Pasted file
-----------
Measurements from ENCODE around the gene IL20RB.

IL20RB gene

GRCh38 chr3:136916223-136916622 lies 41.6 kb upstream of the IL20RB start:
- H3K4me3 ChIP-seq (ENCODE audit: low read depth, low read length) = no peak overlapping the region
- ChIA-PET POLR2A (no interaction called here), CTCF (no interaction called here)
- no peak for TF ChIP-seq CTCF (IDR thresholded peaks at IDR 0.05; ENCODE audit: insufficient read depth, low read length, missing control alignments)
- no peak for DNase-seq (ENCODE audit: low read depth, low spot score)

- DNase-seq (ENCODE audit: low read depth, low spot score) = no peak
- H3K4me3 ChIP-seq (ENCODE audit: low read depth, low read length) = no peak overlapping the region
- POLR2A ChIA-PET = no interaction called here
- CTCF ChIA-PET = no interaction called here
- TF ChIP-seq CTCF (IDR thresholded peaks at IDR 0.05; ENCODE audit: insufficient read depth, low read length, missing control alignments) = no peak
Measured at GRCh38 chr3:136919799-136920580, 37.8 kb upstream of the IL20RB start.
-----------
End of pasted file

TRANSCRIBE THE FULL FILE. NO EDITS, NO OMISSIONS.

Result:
Measurements from ENCODE around the gene IL20RB.

IL20RB gene

GRCh38 chr3:136916223-136916622 lies 41.6 kb upstream of the IL20RB start:
- H3K4me3 ChIP-seq (ENCODE audit: low read depth, low read length) = no peak overlapping the region
- ChIA-PET POLR2A (no interaction called here), CTCF (no interaction called here)
- no peak for TF ChIP-seq CTCF (IDR thresholded peaks at IDR 0.05; ENCODE audit: insufficient read depth, low read length, missing control alignments)
- no peak for DNase-seq (ENCODE audit: low read depth, low spot score)

- DNase-seq (ENCODE audit: low read depth, low spot score) = no peak
- H3K4me3 ChIP-seq (ENCODE audit: low read depth, low read length) = no peak overlapping the region
- POLR2A ChIA-PET = no interaction called here
- CTCF ChIA-PET = no interaction called here
- TF ChIP-seq CTCF (IDR thresholded peaks at IDR 0.05; ENCODE audit: insufficient read depth, low read length, missing control alignments) = no peak
Measured at GRCh38 chr3:136919799-136920580, 37.8 kb upstream of the IL20RB start.